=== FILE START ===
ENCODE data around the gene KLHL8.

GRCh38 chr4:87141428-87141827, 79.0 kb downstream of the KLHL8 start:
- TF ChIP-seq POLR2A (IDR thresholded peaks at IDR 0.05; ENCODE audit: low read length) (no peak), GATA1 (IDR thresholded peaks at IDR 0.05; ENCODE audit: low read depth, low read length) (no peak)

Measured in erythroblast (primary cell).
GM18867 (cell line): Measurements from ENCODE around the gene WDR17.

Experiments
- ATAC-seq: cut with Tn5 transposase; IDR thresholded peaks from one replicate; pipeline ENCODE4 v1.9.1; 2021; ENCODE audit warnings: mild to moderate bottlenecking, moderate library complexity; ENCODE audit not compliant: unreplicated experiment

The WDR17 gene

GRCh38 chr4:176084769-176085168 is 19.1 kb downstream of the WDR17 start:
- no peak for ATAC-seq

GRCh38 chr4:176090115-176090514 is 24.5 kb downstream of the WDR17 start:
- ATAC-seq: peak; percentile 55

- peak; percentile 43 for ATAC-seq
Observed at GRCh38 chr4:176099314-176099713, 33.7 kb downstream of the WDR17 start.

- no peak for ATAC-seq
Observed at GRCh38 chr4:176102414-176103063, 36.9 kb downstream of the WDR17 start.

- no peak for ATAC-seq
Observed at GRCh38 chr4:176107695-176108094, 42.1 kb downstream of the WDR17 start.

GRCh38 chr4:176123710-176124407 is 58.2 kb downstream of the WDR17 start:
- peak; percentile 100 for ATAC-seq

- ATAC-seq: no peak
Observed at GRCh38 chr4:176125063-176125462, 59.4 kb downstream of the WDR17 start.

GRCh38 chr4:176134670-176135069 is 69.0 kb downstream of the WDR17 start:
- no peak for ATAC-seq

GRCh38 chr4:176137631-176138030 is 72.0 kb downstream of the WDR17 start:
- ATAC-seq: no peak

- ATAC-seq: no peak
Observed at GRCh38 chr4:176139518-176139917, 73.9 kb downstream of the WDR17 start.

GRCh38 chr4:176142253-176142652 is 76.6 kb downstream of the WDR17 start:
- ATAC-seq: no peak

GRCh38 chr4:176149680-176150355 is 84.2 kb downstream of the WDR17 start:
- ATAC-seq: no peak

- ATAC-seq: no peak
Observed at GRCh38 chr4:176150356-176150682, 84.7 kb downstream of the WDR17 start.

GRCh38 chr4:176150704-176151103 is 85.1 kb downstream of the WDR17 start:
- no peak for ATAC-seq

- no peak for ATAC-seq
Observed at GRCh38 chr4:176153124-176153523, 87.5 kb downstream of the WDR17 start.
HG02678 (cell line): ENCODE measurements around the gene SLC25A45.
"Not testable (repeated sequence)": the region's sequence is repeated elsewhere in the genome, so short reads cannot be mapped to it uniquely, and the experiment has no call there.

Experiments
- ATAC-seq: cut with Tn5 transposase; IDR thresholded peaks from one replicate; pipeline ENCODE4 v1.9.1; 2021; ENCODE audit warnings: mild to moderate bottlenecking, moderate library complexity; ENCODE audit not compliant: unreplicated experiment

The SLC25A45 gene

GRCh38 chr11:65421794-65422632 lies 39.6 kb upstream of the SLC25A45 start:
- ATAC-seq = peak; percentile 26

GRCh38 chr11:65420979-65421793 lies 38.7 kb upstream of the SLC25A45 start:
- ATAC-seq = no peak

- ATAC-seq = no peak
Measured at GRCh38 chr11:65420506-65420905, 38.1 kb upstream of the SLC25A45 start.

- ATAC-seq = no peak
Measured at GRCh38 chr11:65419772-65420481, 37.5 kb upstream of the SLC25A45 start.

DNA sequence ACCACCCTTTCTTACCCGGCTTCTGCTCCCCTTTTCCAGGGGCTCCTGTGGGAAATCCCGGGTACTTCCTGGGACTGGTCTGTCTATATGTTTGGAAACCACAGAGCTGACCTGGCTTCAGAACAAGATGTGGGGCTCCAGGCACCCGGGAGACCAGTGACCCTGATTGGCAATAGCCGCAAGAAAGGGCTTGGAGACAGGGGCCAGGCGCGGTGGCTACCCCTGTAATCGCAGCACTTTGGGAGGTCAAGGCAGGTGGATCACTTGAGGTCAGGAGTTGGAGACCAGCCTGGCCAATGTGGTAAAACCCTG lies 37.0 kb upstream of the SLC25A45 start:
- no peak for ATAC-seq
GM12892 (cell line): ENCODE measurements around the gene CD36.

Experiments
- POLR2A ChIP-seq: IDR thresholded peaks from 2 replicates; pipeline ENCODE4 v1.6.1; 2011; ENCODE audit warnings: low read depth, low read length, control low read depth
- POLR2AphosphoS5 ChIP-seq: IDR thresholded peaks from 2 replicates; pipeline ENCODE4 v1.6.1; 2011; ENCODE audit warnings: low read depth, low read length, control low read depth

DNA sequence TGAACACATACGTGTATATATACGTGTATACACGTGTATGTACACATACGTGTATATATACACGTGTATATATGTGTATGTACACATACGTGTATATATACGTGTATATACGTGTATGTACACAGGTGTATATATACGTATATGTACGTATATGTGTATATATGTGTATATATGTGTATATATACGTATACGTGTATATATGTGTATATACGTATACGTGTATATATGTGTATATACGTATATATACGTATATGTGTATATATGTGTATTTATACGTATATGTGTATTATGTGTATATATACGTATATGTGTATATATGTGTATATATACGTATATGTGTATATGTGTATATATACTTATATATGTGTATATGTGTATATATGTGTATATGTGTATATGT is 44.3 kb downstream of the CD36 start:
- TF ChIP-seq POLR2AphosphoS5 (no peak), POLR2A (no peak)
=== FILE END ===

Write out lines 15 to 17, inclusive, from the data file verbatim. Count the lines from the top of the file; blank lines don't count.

- no peak for ATAC-seq
Observed at GRCh38 chr4:176102414-176103063, 36.9 kb downstream of the WDR17 start.

- no peak for ATAC-seq